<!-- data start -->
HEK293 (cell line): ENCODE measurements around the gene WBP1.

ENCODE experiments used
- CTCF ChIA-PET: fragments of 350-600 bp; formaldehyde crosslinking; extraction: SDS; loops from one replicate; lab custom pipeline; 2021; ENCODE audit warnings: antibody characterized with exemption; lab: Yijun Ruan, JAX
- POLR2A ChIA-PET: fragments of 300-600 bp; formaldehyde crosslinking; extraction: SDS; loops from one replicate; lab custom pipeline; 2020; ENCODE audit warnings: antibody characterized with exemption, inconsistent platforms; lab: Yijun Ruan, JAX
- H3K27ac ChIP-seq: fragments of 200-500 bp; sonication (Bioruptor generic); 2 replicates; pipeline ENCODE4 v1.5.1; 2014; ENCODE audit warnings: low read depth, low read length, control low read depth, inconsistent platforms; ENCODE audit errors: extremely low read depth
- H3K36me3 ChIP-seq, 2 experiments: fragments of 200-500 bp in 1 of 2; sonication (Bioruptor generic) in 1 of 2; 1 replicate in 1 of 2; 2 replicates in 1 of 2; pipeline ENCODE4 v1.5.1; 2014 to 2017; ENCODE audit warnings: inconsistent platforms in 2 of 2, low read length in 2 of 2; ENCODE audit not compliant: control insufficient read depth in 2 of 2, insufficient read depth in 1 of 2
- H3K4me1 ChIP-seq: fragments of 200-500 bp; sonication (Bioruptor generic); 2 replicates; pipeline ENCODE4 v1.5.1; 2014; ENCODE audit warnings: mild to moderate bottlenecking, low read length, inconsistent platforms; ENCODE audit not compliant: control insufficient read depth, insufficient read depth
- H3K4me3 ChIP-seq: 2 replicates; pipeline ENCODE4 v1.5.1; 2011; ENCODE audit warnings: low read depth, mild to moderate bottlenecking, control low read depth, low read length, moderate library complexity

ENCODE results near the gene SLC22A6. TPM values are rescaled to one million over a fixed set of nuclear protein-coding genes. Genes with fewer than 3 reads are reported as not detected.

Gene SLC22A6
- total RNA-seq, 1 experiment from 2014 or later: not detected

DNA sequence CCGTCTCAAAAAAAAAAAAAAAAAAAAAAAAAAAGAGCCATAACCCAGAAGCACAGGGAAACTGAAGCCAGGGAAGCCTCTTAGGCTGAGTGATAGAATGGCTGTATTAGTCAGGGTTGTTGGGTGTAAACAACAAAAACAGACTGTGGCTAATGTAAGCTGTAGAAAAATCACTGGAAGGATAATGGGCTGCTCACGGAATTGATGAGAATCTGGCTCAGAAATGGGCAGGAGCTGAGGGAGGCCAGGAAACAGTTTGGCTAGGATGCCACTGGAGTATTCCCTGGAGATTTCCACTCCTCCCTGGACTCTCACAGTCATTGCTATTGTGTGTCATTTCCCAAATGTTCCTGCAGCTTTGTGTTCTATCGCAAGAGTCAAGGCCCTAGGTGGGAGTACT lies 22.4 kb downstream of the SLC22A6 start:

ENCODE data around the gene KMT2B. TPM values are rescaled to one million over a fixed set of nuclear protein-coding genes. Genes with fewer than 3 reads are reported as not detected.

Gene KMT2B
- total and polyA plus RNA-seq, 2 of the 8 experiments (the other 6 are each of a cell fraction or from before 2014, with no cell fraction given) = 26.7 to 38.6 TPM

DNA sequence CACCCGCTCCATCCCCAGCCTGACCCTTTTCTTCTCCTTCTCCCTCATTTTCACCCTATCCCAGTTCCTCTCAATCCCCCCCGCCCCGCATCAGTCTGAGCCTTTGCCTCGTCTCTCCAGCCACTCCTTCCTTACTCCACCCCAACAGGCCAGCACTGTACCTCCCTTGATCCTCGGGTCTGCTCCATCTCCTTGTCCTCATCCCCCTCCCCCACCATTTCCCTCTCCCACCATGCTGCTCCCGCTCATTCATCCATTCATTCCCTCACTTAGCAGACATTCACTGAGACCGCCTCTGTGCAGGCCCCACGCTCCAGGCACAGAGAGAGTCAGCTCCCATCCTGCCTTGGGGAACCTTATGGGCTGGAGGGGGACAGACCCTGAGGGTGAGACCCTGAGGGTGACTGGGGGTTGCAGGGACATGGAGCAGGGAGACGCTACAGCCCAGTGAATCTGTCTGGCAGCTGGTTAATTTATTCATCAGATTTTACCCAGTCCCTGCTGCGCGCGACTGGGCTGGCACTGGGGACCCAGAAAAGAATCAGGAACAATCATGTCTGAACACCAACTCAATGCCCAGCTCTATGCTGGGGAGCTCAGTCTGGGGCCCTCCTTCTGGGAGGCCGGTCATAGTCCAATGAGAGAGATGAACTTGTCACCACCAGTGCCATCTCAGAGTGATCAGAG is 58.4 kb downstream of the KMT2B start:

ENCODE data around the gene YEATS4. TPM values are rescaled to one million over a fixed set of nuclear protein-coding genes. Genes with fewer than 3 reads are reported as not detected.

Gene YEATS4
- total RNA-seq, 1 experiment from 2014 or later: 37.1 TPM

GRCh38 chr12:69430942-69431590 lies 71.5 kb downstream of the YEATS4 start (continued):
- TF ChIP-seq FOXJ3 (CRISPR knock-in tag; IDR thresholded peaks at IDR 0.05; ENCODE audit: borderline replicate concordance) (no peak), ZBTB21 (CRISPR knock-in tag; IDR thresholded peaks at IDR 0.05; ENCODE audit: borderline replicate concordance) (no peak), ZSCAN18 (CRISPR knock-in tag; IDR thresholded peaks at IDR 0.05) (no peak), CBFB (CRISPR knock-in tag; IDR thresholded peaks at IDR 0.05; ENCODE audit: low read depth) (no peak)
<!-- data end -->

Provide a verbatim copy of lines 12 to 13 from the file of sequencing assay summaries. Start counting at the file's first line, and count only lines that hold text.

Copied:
DNA sequence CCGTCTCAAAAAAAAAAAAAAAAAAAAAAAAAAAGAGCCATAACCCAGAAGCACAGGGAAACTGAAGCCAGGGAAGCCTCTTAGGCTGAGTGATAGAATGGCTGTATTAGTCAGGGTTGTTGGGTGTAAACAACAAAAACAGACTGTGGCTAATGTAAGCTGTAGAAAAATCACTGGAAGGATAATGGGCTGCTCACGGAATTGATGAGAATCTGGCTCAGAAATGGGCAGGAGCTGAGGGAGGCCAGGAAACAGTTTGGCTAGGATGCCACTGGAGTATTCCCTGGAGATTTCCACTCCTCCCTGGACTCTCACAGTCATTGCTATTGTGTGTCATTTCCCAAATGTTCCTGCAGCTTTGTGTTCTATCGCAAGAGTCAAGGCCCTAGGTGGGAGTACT lies 22.4 kb downstream of the SLC22A6 start:

ENCODE data around the gene KMT2B. TPM values are rescaled to one million over a fixed set of nuclear protein-coding genes. Genes with fewer than 3 reads are reported as not detected.